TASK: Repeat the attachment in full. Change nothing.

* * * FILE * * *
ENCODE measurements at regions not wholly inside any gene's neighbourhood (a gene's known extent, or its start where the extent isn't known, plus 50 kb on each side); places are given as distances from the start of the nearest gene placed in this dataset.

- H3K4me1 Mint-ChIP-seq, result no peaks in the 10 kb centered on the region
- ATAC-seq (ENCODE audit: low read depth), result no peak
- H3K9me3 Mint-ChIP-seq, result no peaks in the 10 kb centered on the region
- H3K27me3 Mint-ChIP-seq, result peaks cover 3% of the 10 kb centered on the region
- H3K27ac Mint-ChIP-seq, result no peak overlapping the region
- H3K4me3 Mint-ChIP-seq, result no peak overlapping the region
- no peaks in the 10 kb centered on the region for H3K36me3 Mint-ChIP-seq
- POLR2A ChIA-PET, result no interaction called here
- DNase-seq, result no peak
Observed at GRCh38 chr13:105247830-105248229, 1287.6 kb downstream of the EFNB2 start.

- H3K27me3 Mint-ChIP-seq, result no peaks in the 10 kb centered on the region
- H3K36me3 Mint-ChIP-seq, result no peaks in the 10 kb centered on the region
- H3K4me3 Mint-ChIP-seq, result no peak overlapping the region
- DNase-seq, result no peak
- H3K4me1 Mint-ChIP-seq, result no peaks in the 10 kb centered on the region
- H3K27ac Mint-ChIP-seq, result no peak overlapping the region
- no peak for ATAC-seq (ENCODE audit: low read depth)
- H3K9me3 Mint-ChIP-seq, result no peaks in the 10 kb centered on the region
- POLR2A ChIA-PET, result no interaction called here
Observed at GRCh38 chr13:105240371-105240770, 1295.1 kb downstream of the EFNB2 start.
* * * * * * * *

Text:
ENCODE measurements at regions not wholly inside any gene's neighbourhood (a gene's known extent, or its start where the extent isn't known, plus 50 kb on each side); places are given as distances from the start of the nearest gene placed in this dataset.

- H3K4me1 Mint-ChIP-seq, result no peaks in the 10 kb centered on the region
- ATAC-seq (ENCODE audit: low read depth), result no peak
- H3K9me3 Mint-ChIP-seq, result no peaks in the 10 kb centered on the region
- H3K27me3 Mint-ChIP-seq, result peaks cover 3% of the 10 kb centered on the region
- H3K27ac Mint-ChIP-seq, result no peak overlapping the region
- H3K4me3 Mint-ChIP-seq, result no peak overlapping the region
- no peaks in the 10 kb centered on the region for H3K36me3 Mint-ChIP-seq
- POLR2A ChIA-PET, result no interaction called here
- DNase-seq, result no peak
Observed at GRCh38 chr13:105247830-105248229, 1287.6 kb downstream of the EFNB2 start.

- H3K27me3 Mint-ChIP-seq, result no peaks in the 10 kb centered on the region
- H3K36me3 Mint-ChIP-seq, result no peaks in the 10 kb centered on the region
- H3K4me3 Mint-ChIP-seq, result no peak overlapping the region
- DNase-seq, result no peak
- H3K4me1 Mint-ChIP-seq, result no peaks in the 10 kb centered on the region
- H3K27ac Mint-ChIP-seq, result no peak overlapping the region
- no peak for ATAC-seq (ENCODE audit: low read depth)
- H3K9me3 Mint-ChIP-seq, result no peaks in the 10 kb centered on the region
- POLR2A ChIA-PET, result no interaction called here
Observed at GRCh38 chr13:105240371-105240770, 1295.1 kb downstream of the EFNB2 start.